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Two weekends ago after we put away our holiday decorations the coffee table in the living room was looking a bit puny— despite the fact that I keep a crystal bowl filled with jingle bells on this table all year round. [The jingle bells are from my childhood. Remind me sometime to tell you the story of how they came to mean so much to me.] Clearly the table needed something more on it, but I was all out of ideas.
Then a few days ago while I was shopping at the grocery store I saw a small houseplant of ivy for sale. It looked very healthy so I bought it, brought it home and transplanted it into the first pot that I found in the garage. However, once I got the pot inside the house I realized that it was too small for this table and that it needed some height. So I pulled some gardening books from the adjacent bookshelves and placed the potted ivy on top of the books.
Still I wanted something more on the table, so I took the plain vanilla candle that had been in the screened-in porch all summer/fall, brought it inside and put it on the table. Suddenly, I had a pretty look for the coffee table. Very coordinated & cheerful.
Or so I thought at first….
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It wasn’t until the next day when I lighted the candle and sat down in the living room to read a book that it dawned on me that I’d set up a tableau that amounted to the Roman Catholic Church’s time-honored excommunication ceremony.
“The bell represented the public character of the act, the book the authority of the words spoken by the presiding bishop. The candle was believed to symbolize the possibility that the ban might be lifted by the repentance and amendment of its victim. The ceremony was performed in some conspicuous place….”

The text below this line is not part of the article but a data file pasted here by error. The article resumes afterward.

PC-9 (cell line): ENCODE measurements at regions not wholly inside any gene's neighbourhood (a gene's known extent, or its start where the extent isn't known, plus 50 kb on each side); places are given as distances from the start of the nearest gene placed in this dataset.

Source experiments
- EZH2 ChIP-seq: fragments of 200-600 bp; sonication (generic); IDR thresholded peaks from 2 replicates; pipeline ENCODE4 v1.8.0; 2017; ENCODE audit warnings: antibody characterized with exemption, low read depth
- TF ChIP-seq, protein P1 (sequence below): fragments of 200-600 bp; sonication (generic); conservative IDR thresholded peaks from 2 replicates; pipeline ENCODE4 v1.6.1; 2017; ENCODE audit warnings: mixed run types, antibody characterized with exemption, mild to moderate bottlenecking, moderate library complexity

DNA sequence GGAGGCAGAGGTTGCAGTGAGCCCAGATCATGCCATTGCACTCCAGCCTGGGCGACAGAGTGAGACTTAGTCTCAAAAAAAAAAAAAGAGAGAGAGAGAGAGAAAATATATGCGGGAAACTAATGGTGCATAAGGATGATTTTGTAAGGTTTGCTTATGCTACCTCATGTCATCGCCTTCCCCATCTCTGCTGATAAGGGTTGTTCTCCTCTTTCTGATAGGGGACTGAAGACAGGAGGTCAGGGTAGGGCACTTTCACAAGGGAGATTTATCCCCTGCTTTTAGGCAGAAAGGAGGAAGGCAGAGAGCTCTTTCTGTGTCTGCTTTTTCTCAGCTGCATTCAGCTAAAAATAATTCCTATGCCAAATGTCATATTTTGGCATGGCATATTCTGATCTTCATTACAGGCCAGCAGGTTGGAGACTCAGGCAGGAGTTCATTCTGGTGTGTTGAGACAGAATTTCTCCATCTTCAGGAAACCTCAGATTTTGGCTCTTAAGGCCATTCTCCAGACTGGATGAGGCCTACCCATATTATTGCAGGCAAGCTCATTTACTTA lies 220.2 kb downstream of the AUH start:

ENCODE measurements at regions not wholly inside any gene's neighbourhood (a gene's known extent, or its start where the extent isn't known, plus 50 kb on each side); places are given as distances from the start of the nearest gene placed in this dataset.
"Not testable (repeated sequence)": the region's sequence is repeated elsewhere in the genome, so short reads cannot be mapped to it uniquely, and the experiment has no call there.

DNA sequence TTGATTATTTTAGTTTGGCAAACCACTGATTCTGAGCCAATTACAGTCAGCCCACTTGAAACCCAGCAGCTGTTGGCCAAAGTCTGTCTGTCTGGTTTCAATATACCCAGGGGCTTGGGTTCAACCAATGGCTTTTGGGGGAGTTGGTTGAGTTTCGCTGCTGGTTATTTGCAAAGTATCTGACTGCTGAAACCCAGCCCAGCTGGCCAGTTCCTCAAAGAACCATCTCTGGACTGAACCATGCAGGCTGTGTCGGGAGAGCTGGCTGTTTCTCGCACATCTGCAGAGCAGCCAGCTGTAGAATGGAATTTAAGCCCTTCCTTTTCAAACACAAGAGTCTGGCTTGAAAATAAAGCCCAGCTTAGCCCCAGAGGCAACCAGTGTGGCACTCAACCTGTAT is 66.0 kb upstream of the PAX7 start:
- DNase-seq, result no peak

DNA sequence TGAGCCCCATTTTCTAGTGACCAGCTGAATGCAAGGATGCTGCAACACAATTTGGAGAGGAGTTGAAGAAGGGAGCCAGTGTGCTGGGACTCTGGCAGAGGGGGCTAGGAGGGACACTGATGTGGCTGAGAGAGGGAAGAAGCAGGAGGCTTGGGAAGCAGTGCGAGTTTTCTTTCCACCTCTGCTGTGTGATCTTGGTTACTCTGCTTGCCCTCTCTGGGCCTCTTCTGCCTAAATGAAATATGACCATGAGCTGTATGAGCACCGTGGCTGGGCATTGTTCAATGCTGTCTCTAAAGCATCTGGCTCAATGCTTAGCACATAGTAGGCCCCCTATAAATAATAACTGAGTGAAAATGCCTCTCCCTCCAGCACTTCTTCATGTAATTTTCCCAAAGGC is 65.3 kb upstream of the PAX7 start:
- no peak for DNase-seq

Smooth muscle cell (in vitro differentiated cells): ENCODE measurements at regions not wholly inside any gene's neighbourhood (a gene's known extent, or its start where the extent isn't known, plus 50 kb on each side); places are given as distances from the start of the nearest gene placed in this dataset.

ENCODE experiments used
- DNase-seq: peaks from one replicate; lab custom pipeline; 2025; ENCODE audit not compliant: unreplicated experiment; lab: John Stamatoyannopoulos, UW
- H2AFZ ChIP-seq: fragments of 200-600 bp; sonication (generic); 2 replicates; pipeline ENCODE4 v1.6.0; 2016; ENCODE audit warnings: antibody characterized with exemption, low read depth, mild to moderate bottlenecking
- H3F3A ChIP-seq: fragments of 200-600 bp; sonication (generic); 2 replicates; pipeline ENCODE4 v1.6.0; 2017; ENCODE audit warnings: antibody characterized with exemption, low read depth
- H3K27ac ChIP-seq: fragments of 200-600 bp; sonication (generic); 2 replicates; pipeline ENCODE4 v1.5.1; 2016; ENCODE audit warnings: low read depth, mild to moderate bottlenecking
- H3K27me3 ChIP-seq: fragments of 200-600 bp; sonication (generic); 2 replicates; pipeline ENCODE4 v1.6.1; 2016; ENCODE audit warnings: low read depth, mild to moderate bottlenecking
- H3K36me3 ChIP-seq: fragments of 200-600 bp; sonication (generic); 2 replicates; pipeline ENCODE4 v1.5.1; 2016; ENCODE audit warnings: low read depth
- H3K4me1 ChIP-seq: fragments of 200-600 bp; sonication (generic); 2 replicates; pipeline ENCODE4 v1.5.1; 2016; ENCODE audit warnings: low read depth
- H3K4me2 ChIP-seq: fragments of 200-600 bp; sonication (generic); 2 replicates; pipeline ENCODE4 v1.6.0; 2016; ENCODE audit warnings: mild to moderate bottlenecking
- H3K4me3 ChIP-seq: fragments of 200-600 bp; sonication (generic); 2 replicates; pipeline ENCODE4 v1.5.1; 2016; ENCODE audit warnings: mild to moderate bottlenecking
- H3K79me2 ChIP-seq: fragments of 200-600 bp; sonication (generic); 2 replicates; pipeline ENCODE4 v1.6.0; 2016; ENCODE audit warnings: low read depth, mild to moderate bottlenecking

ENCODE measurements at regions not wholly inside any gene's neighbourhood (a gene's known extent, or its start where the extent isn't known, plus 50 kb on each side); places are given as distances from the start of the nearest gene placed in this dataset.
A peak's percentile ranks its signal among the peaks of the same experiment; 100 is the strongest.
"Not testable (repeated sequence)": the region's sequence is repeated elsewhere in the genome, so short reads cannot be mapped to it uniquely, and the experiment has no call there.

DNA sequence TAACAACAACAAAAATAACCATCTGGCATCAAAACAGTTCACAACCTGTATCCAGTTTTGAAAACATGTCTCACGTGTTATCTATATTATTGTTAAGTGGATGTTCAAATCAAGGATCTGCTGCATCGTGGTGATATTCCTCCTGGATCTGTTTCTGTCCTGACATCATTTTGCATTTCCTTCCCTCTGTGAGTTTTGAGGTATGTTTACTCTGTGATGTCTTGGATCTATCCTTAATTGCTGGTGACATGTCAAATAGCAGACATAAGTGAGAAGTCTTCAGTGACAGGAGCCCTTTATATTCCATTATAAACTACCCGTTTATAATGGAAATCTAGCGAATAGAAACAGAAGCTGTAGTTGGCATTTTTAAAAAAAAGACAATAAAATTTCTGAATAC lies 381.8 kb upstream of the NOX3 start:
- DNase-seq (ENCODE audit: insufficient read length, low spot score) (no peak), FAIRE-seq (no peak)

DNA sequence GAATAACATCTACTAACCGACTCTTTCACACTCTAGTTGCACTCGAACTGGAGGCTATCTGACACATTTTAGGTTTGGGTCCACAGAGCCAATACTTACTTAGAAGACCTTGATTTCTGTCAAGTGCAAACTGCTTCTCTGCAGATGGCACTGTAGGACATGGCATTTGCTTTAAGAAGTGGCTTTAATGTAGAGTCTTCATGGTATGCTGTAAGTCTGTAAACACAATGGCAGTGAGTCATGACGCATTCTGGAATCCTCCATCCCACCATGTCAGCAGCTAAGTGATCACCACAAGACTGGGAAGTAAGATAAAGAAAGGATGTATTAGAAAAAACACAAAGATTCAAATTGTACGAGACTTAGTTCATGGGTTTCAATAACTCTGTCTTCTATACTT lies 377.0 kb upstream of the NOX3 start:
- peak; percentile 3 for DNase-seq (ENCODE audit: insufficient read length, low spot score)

After I stopped laughing at myself I got worried that maybe I’d really offended Someone– or some System– or some Being. You know how I like to live a harmonious life. So I did a bit of research about how one gets himself or herself excommunicated, and discovered to my relief that:
“The purpose of excommunication isn’t to allow you to quit or make a political statement or pursue some other private agenda. It’s to allow the church to throw you out. If you’re already out — that is, if you don’t partake of the sacraments or otherwise participate in Catholic activities… — excommunication is likely to strike church authorities as a waste of good holy water.”
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Finding out that I couldn’t excommunicate myself while decorating a coffee table has set my mind to rest about this situation. Also, considering that I’m not Catholic I figure that the authorities won’t want to waste holy water on me either.
Of course, I have to admit that upon closer self-examination during this situation, I’ve come to realize that as a [lapsed] Presbyterian I really need not worry about how I’ve inadvertently offended the Roman Catholic Church, as much as the fact that I rarely go to church. Which I suspect is going to reflect more poorly on my character when I reach the Pearly Gates– than my accidental excommunication-themed decorating tableau. 🙂